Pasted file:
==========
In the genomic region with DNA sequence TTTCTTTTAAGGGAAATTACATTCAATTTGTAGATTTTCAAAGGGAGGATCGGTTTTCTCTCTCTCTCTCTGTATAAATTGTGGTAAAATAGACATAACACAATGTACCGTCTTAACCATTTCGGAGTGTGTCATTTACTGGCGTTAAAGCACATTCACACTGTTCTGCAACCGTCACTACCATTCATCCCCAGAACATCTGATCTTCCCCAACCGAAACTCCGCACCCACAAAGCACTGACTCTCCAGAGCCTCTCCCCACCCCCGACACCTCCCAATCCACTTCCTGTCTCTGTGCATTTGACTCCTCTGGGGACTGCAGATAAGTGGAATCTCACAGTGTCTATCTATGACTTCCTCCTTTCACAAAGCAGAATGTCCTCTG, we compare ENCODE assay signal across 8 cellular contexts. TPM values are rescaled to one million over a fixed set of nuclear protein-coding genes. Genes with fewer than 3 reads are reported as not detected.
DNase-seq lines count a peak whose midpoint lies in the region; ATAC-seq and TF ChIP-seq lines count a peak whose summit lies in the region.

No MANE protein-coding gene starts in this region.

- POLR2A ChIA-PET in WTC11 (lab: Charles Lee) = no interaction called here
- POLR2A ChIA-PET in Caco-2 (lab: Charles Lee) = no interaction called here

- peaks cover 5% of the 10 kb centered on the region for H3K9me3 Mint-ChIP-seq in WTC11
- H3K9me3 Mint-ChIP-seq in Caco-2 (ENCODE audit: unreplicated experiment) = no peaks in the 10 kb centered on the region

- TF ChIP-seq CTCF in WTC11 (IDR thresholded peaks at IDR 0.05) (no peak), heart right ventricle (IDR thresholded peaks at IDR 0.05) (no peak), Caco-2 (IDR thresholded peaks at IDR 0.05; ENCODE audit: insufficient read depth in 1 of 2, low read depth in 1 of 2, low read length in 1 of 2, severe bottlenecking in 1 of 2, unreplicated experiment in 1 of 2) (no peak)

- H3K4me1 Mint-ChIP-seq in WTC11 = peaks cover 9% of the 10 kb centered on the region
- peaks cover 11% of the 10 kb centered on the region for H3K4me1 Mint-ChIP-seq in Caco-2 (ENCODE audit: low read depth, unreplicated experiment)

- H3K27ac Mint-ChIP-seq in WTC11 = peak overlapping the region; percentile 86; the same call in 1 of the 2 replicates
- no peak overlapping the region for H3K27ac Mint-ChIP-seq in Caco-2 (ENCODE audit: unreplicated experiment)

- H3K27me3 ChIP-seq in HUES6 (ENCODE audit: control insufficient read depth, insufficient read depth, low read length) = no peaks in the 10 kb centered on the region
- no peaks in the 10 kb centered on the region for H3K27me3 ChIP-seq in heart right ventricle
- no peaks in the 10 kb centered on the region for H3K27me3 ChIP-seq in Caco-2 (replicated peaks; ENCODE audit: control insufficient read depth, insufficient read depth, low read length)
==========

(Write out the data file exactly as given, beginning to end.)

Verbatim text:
In the genomic region with DNA sequence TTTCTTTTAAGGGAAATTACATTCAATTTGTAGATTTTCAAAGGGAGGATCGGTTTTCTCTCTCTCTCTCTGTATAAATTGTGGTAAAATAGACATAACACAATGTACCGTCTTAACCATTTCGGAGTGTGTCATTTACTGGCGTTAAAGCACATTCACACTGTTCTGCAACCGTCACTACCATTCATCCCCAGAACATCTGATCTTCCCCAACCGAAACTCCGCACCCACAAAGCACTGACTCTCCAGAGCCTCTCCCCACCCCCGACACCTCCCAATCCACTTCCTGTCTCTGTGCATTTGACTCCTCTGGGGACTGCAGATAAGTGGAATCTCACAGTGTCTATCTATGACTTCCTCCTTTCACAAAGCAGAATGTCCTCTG, we compare ENCODE assay signal across 8 cellular contexts. TPM values are rescaled to one million over a fixed set of nuclear protein-coding genes. Genes with fewer than 3 reads are reported as not detected.
DNase-seq lines count a peak whose midpoint lies in the region; ATAC-seq and TF ChIP-seq lines count a peak whose summit lies in the region.

No MANE protein-coding gene starts in this region.

- POLR2A ChIA-PET in WTC11 (lab: Charles Lee) = no interaction called here
- POLR2A ChIA-PET in Caco-2 (lab: Charles Lee) = no interaction called here

- peaks cover 5% of the 10 kb centered on the region for H3K9me3 Mint-ChIP-seq in WTC11
- H3K9me3 Mint-ChIP-seq in Caco-2 (ENCODE audit: unreplicated experiment) = no peaks in the 10 kb centered on the region

- TF ChIP-seq CTCF in WTC11 (IDR thresholded peaks at IDR 0.05) (no peak), heart right ventricle (IDR thresholded peaks at IDR 0.05) (no peak), Caco-2 (IDR thresholded peaks at IDR 0.05; ENCODE audit: insufficient read depth in 1 of 2, low read depth in 1 of 2, low read length in 1 of 2, severe bottlenecking in 1 of 2, unreplicated experiment in 1 of 2) (no peak)

- H3K4me1 Mint-ChIP-seq in WTC11 = peaks cover 9% of the 10 kb centered on the region
- peaks cover 11% of the 10 kb centered on the region for H3K4me1 Mint-ChIP-seq in Caco-2 (ENCODE audit: low read depth, unreplicated experiment)

- H3K27ac Mint-ChIP-seq in WTC11 = peak overlapping the region; percentile 86; the same call in 1 of the 2 replicates
- no peak overlapping the region for H3K27ac Mint-ChIP-seq in Caco-2 (ENCODE audit: unreplicated experiment)

- H3K27me3 ChIP-seq in HUES6 (ENCODE audit: control insufficient read depth, insufficient read depth, low read length) = no peaks in the 10 kb centered on the region
- no peaks in the 10 kb centered on the region for H3K27me3 ChIP-seq in heart right ventricle
- no peaks in the 10 kb centered on the region for H3K27me3 ChIP-seq in Caco-2 (replicated peaks; ENCODE audit: control insufficient read depth, insufficient read depth, low read length)